Tuesday 25 September 2012
The deadline for spreading chemical fertilizer has been extended to the end of the month. In addition, Environment Minister Phil Hogan has confirmed a two-week extension to the deadline for spreading organic fertilizer (slurry/FYM) to the end of October. The extensions apply to all farmers in all schemes.
Minister Hogan revealed that the decisions were made following requests from Agriculture Minister Simon Coveney and farm organisations. They were "in response to the challenges farmers face due to the very difficult weather conditions this summer" he said.
"This situation can be relieved by allowing the application of chemical fertiliser to continue for a further short period to boost grass growth and address a potentially very difficult fodder shortage later in the year." In addition, tillage farmers were in a race against time to fertilize autumn plantings following harvest delays. Therefore the deadline for application of chemical fertilizer is now 30 September, as opposed to the original deadline of this Friday 14 September. Slurry may be spread now until 31 October.
Teagasc research has indicated a strong response to nitrogen application at this time of year, between 15-20kg DM grass/kg N applied. However, fields have to be grazed down or have forage saved prior to any N application. In recent days, farmers have been saving hay as well as silage, the first opportunity to do so since early June in the most weather affected areas.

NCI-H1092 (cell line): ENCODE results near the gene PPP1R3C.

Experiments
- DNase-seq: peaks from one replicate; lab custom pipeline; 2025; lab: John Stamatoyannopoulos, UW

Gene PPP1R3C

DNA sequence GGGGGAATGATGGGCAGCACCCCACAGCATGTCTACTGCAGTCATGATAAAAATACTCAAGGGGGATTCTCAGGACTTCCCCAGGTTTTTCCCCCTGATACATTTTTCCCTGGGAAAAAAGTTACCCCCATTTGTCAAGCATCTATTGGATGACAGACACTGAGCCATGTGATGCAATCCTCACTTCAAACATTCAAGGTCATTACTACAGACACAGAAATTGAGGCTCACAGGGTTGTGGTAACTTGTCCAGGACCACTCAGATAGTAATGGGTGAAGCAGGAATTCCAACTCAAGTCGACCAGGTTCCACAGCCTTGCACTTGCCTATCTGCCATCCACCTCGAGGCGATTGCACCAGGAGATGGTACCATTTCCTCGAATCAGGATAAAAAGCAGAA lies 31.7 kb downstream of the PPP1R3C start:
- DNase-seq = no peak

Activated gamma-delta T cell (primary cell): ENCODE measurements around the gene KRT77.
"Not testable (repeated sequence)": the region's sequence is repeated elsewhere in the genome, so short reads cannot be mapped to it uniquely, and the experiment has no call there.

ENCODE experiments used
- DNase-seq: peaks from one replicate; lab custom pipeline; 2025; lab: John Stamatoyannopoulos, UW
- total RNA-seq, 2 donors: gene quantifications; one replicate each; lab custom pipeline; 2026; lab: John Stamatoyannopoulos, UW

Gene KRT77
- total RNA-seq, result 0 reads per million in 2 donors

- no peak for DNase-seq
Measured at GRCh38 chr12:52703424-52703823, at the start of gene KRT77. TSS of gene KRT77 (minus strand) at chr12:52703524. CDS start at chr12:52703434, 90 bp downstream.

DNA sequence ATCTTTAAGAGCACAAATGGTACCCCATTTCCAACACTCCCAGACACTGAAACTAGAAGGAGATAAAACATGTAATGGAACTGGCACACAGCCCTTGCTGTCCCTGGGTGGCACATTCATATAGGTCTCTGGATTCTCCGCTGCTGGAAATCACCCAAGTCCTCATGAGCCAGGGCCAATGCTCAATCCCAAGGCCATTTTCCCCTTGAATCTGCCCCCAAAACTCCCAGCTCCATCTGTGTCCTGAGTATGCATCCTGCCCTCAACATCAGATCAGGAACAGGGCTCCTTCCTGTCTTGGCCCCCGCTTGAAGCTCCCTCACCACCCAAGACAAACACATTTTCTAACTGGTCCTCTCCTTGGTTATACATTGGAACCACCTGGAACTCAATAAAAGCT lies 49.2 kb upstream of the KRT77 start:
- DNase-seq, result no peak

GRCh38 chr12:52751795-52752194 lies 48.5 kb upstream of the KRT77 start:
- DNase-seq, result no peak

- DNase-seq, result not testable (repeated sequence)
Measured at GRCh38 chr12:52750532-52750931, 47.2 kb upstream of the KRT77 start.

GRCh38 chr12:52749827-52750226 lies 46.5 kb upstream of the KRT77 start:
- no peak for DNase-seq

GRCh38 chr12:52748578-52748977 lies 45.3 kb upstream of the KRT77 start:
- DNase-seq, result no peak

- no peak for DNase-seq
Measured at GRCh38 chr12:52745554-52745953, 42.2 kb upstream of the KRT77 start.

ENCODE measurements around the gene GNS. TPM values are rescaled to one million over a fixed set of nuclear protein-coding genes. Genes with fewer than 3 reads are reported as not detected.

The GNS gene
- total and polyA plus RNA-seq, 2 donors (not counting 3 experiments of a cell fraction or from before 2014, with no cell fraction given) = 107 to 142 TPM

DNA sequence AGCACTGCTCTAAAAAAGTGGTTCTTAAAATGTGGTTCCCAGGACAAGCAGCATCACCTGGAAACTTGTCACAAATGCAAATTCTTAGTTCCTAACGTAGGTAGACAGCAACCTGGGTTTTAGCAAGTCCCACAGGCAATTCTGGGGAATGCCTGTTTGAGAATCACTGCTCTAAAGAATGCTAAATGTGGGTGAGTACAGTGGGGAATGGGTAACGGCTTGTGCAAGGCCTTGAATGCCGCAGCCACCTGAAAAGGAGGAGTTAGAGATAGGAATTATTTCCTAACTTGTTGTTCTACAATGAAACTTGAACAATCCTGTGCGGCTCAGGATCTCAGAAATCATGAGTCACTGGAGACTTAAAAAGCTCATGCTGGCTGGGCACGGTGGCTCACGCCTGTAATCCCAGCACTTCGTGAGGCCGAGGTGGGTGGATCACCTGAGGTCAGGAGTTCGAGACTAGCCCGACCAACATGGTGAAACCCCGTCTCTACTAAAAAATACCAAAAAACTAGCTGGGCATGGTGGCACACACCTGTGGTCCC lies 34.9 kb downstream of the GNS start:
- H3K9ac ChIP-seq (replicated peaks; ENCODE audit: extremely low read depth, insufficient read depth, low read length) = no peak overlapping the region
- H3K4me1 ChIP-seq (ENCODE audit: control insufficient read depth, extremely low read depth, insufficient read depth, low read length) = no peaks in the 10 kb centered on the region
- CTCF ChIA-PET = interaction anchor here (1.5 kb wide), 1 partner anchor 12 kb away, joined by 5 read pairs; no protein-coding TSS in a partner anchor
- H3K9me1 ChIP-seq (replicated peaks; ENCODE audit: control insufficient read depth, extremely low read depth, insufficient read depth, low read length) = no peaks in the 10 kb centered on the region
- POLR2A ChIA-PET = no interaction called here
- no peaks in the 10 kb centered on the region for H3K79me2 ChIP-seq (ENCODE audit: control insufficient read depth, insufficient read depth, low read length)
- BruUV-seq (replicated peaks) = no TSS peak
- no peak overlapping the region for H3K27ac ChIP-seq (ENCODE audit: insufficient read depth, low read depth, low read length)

"Ideally, the application of chemical fertiliser in late September should be a last resort," said Minister Hogan, stressing farmers must observe normal good practice when applying fertilizers.
Agriculture Minister Simon Coveney welcomed the announcement. "I am acutely aware of the difficulties the adverse weather conditions have had on farms this summer. The granting of these extensions will alleviate pressures on farmers to some extent".
Both IFA and ICMSA welcomed the extensions. IFA Environment Chairman Harold Kingston said: "This is a crucial recognition of the need for farmers to take advantage of improved weather and ground conditions". ICMSA President John Comer said that the Department must continue to monitor the situation closely and look for ways to actively support farmers who were struggling against adverse weather, fodder shortages and sky-rocketing input costs.
Source: Argentine Beef Packers S.A.
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